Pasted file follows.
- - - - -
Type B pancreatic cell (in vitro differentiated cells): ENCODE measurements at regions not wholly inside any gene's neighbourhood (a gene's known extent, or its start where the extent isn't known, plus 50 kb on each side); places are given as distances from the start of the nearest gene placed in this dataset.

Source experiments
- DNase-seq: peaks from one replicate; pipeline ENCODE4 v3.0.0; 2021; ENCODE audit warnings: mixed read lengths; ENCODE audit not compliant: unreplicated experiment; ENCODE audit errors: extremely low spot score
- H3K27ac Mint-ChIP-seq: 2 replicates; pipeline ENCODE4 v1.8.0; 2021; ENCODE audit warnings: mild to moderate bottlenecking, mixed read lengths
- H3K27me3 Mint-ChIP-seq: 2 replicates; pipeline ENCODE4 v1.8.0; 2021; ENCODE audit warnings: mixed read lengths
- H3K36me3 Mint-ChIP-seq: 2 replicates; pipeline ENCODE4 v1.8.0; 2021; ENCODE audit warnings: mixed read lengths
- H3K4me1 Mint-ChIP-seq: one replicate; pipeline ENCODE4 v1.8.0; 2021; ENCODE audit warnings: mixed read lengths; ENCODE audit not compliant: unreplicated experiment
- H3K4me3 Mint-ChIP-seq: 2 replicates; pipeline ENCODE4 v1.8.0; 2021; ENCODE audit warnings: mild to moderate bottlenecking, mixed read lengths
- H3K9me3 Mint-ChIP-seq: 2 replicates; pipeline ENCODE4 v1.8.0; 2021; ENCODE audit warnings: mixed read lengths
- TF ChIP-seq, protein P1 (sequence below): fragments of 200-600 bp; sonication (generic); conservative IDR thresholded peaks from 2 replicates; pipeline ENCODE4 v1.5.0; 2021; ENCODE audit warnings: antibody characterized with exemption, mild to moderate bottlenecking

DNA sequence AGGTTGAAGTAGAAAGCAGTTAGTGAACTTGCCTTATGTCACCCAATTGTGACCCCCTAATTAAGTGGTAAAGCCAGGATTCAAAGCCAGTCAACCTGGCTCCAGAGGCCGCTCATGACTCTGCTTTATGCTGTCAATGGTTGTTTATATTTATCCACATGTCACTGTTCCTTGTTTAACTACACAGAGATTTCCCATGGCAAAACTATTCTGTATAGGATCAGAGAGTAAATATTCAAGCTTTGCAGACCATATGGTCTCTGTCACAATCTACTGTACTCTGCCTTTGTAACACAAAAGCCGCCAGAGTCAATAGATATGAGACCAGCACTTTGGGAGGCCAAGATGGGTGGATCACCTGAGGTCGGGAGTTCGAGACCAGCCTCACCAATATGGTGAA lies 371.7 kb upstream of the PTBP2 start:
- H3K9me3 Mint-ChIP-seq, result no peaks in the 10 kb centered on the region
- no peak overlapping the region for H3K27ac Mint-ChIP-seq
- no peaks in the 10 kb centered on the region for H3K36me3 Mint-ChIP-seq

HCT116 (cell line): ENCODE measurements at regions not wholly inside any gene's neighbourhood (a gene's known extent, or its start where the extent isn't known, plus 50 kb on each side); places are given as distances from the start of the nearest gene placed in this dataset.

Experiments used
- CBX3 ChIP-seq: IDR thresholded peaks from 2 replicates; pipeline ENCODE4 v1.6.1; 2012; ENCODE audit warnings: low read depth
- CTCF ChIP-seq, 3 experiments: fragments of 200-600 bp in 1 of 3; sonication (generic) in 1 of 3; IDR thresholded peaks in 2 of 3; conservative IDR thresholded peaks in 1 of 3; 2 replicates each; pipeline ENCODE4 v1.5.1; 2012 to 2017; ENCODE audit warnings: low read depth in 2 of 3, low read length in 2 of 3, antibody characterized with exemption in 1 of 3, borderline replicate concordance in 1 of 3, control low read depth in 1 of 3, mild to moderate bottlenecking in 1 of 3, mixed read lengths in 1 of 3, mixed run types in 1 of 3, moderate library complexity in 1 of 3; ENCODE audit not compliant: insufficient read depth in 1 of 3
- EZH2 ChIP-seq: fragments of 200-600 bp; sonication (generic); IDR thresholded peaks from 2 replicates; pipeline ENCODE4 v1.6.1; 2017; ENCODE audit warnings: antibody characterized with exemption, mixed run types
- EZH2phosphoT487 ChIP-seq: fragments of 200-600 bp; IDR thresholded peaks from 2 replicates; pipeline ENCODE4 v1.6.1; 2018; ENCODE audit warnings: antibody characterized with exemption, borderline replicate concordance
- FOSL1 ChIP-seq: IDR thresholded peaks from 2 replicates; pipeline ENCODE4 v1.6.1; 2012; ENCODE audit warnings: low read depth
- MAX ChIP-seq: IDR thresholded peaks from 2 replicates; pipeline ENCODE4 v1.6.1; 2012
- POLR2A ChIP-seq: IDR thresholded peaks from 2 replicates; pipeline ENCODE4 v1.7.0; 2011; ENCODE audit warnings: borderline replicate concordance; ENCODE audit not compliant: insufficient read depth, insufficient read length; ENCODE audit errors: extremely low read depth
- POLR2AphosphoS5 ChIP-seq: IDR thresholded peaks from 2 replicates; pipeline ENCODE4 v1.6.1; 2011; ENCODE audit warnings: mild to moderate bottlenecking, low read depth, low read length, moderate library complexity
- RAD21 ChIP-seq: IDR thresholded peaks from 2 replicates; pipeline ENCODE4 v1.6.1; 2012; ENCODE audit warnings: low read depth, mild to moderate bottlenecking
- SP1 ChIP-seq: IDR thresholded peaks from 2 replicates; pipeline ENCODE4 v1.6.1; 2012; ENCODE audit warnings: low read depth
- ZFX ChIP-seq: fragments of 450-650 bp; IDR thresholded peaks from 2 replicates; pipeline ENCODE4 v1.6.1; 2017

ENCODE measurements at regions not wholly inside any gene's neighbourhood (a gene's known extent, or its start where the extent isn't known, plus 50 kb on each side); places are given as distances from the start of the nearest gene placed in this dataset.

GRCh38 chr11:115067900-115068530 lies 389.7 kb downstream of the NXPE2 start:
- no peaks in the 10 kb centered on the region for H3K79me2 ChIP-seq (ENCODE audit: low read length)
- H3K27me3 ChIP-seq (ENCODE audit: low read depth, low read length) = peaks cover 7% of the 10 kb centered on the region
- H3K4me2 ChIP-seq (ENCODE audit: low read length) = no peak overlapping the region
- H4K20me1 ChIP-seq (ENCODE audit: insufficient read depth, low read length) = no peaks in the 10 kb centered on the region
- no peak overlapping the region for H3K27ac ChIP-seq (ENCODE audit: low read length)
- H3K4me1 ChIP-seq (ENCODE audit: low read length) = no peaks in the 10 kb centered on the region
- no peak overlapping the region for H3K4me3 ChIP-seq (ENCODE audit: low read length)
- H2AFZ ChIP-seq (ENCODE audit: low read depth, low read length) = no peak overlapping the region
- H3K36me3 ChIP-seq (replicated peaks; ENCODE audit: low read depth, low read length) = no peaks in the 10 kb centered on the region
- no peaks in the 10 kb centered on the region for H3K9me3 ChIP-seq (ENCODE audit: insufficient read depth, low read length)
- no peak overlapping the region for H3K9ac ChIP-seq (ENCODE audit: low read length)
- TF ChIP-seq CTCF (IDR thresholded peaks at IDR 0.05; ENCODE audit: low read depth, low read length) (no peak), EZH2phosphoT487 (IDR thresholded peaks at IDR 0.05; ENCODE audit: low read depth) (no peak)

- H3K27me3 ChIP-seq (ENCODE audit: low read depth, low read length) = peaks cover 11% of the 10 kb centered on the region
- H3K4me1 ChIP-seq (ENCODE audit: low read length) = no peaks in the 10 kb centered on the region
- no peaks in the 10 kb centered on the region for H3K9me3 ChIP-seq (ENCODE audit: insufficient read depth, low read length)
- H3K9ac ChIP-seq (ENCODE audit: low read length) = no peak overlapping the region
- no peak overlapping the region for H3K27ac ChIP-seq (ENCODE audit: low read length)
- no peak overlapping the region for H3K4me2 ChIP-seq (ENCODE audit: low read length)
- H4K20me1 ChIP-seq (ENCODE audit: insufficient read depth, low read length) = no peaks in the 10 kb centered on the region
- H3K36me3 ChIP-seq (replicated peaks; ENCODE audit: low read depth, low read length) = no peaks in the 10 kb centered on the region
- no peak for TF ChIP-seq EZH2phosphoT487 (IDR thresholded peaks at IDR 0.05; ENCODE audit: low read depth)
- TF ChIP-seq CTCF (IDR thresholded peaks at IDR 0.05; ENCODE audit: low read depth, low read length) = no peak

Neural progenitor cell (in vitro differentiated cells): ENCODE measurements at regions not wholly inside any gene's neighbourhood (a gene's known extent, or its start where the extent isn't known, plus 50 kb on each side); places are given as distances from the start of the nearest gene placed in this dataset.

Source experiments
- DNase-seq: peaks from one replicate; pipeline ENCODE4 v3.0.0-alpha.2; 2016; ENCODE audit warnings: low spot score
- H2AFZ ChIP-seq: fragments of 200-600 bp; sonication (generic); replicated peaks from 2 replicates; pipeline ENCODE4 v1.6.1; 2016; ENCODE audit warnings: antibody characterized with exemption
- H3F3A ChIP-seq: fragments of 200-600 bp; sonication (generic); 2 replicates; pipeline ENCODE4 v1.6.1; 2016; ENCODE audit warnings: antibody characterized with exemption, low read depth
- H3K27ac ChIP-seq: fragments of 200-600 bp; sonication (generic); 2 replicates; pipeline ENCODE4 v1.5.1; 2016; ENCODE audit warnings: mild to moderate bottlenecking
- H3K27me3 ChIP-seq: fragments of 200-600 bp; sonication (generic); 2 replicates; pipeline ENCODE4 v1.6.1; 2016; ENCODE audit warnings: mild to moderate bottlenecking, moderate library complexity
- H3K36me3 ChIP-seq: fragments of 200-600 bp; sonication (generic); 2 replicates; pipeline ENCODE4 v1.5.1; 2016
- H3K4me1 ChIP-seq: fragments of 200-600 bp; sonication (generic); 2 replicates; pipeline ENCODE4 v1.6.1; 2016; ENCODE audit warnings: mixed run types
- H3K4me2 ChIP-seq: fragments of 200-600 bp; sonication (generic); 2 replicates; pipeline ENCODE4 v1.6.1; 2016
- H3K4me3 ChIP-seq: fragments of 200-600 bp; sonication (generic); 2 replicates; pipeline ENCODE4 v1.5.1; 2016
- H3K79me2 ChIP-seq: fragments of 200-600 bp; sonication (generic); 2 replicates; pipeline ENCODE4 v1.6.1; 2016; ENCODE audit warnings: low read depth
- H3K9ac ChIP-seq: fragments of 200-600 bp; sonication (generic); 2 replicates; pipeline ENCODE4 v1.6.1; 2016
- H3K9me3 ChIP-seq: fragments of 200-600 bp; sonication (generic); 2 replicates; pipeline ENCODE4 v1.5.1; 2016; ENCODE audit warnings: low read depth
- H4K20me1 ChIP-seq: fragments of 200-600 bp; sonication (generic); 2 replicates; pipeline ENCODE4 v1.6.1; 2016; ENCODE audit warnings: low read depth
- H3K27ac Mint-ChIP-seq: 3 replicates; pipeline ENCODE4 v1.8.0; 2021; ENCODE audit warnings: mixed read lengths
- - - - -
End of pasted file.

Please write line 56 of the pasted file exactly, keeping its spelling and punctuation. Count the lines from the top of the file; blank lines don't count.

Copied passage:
- H3F3A ChIP-seq: fragments of 200-600 bp; sonication (generic); 2 replicates; pipeline ENCODE4 v1.6.1; 2016; ENCODE audit warnings: antibody characterized with exemption, low read depth